IRAs: Roth and the Other Kind

Poke around the blogosphere and personal finance punditocracy and you will find lots of positive references to Roth IRAs and virtually no nice things said about its dull older brother, the traditional IRA. If you didn’t know any better (and why would you?) you might assume that the younger and hipper Roth IRA was the way to go. After all, it is the cool new thing and the latest in retirement savings technology. Here’s a rundown of the differences and why you are likely to want to go with the unhip kind after all.

IRAs come in two basic flavors. There is the traditional old-style IRA, in which you put pre-tax money, i.e. your contributions are tax deductible, and then later in life pay taxes on your withdrawals as if they were income. And there is the relatively newer type, a Roth IRA, in which contributions are post-tax, i.e. not deductible, but withdrawals are tax-free.

Which is for you? Obviously, you want the one that will wind up making you more money. To tee that up, consider the following.

Tom Traditional and Robbie Roth have identical incomes, and so pay identical tax rates, and they both have $3,000 a year of that income that they wish to put in an IRA. Obviously, each picks the type that matches their name, so Tom puts in the full $3,000 each year and Robbie puts in $2,250 after paying taxes of 25%. The years pass, and they make identical investment decisions until they retire on the same day. Tom’s account is, of course, larger but he needs to pay 25% taxes on anything he takes out, while Robbie can withdraw tax free. Here’s the big question: after Tom pays taxes on his withdrawals, who has more money to spend?

The answer, which seems to surprise a lot of people, is that they have exactly the same amount of money. Assuming the tax rate going into the Roth is the same as the one coming out of the traditional, the financial benefit of the accounts is exactly the same. Fire up Excel and run the numbers yourself if you don’t believe me.

So why do the advocates of saving seem to universally prefer Roths? It’s not about numbers, it’s about conceptual appeal. Saving is about sacrificing now for a benefit in the far-off future. With a Roth, you pay taxes now so you can not pay taxes later, and that has a big attraction to the savings crowd.

Symbolism aside, there are good reasons to choose one type of IRA over the other. Primarily, which one is better depends on the tax rate you pay now and the one you will pay when you are retired. Tom and Robbie came out equal because they always paid 25%. If the tax rate had been 25% when working but only 15% during retirement, then Tom would have wound up ahead because he would avoid the 25% and only pay 15%. Conversely, if the rates were 25% while working and 35% when retired, then Robbie would be better off.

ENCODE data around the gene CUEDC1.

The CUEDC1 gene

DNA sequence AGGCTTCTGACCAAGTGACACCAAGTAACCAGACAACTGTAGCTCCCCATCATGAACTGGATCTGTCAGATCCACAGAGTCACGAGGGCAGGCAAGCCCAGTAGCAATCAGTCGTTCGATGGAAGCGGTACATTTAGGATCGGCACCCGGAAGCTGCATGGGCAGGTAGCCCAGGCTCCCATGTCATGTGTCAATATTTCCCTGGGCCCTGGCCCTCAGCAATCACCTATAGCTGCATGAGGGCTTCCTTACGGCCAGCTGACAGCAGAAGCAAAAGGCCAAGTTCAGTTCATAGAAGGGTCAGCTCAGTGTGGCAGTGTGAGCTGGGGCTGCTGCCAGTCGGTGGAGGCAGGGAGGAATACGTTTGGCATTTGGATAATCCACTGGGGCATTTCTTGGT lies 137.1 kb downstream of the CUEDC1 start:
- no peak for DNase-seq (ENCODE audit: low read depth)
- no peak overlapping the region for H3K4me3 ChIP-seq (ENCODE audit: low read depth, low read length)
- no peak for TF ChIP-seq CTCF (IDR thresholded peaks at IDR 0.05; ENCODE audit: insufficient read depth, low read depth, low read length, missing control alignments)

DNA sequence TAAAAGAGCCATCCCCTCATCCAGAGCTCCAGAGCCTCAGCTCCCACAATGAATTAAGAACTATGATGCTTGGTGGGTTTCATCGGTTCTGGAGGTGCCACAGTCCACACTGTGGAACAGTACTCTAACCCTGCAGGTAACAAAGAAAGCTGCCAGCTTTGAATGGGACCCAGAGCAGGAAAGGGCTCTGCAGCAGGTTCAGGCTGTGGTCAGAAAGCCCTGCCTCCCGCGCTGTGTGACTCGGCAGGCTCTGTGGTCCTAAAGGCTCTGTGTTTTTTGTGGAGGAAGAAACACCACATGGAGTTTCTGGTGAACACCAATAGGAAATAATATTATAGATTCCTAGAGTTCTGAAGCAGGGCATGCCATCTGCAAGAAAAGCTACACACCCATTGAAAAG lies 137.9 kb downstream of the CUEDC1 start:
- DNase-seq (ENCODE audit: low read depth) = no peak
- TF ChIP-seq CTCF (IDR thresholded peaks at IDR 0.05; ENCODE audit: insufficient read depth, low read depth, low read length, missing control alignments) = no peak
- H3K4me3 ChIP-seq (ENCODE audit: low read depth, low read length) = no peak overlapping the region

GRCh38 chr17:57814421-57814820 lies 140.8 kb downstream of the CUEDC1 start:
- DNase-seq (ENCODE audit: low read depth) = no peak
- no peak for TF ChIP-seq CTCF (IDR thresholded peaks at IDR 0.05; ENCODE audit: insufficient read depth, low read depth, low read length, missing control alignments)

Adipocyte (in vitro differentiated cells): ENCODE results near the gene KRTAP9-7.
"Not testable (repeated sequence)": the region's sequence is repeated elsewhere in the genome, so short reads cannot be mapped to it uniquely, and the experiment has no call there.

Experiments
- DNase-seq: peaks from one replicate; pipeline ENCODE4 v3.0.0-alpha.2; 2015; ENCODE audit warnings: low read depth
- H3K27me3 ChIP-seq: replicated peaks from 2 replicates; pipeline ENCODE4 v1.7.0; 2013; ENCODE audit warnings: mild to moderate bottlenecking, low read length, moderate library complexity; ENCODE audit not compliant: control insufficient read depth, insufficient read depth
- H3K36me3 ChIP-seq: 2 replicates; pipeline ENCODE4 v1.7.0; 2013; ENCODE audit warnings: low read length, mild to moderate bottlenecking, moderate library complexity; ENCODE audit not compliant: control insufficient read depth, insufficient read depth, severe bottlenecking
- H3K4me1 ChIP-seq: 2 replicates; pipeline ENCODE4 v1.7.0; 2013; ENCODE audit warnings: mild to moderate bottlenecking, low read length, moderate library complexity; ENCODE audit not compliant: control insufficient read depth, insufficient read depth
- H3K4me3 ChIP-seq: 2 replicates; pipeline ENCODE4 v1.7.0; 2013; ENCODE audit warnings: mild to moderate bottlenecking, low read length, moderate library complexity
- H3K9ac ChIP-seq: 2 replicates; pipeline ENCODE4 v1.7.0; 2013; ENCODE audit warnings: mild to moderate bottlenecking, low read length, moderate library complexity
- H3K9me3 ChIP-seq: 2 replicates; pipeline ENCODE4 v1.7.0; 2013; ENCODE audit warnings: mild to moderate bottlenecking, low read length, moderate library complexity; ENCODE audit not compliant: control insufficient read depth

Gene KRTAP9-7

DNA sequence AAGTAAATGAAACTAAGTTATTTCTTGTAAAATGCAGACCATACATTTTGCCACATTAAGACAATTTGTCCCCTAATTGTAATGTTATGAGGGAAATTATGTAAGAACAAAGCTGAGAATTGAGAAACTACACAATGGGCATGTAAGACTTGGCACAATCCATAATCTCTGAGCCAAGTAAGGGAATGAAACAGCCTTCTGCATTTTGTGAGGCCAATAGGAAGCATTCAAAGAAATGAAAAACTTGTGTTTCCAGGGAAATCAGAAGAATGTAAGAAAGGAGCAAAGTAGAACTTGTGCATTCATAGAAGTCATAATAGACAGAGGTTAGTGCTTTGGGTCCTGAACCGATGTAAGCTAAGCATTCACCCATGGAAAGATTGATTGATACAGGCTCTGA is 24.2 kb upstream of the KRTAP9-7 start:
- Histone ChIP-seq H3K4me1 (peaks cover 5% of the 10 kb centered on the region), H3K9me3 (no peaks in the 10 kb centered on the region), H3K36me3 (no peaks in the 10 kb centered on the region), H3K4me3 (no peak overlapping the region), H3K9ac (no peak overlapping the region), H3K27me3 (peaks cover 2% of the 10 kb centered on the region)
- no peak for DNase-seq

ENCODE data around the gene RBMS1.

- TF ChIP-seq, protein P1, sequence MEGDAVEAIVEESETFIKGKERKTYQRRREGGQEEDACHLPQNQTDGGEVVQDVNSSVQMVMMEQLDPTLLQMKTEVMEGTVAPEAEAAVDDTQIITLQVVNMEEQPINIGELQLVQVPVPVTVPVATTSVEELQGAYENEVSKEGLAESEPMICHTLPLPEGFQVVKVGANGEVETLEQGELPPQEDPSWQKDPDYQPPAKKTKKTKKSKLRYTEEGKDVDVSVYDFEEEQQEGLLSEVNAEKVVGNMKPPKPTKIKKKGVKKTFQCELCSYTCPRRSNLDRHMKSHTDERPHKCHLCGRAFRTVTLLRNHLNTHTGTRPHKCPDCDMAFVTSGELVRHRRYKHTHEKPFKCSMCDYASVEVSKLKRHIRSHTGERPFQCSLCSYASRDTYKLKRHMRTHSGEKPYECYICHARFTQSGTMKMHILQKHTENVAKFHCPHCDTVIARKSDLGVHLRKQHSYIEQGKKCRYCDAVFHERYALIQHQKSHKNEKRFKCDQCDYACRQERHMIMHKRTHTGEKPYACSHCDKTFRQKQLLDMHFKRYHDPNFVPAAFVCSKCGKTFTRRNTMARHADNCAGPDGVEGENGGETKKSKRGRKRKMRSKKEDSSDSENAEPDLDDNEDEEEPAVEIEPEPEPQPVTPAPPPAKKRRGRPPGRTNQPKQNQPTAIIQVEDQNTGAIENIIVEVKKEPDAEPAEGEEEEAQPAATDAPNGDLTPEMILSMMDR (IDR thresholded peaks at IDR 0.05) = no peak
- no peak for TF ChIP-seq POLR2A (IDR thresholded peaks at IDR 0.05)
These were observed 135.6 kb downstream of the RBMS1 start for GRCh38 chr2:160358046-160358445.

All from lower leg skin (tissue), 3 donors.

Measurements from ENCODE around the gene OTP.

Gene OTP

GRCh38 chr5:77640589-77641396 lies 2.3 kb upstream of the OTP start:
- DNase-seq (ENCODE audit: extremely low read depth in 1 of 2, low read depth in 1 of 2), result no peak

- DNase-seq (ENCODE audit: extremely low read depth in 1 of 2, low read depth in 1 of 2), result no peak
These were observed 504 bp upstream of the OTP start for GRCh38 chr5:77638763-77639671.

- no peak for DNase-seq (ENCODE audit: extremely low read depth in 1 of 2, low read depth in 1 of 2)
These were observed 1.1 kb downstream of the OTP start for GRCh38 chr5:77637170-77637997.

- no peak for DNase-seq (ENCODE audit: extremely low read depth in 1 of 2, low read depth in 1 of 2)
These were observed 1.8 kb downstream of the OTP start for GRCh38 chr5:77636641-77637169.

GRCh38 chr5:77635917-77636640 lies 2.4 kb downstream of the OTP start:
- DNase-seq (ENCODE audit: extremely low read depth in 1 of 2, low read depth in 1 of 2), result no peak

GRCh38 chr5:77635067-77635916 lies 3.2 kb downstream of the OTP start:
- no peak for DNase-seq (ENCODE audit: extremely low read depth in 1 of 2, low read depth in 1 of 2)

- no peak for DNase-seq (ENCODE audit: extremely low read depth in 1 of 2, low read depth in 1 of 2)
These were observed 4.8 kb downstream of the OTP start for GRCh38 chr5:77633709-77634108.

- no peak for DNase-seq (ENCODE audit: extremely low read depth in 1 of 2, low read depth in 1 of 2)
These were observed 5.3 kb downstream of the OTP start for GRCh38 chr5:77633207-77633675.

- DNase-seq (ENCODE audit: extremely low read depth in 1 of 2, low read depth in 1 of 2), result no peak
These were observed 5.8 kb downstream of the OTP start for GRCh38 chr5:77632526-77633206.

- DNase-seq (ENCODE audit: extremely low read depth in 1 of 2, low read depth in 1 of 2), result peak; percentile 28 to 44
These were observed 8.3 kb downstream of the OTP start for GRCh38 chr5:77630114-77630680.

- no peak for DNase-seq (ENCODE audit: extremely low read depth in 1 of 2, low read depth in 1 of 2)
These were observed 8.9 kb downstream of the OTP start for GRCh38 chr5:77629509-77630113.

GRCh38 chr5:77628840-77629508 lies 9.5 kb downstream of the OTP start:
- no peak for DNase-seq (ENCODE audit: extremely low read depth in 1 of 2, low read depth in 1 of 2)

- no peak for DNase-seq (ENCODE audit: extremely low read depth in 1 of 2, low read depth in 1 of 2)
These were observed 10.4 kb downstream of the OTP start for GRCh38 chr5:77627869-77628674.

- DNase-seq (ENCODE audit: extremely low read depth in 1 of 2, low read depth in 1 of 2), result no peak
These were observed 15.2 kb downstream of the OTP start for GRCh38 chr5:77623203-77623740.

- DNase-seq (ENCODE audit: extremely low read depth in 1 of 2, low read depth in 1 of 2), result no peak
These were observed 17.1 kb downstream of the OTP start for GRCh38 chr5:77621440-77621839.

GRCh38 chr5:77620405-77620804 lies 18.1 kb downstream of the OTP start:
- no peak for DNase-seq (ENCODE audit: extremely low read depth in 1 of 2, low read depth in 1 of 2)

Occasionally you see the pro-Roth argument that given the fiscal problems the government has now and is likely to have in the future, tax rates will inevitably rise. That sounds perfectly reasonable, but it is worth reflecting that the same thing could have been said for the past 30 years and so far it’s been wrong. Predictions of what Congress will do in future decades is hardly a sound basis for your retirement planning.

On the other hand, predictions of how much money you will be making in retirement, and so which tax bracket you will be in, are more practical. If you have a Roth, you are betting that your income, and your tax rate, will be higher in retirement than it is now. That’s some bet. (You do understand that in retirement you won’t have a job, don’t you?) Furthermore, choosing a Roth over a traditional is doubling down the bet on your own future prosperity. If you wind up being a rich retiree, you’ll be happy you have a Roth because you won’t pay high taxes on the withdrawals. But if you wind up a poor oldster you’ll wish you’d picked traditional, because you’d have more money, even after paying the (lower) income taxes on what you take out.

There are other factors to consider when choosing between the two types of IRA. (There’s a nice rundown here and here.) But they are all secondary to the tax rate issue and some of them are pretty esoteric. In the big picture, what matters are tax rates now and when retired. And for many, if not most, people that means that an old-school traditional IRA is a better choice, even if it lacks hipness and the frugal appeal of paying more now for a benefit far in the future.

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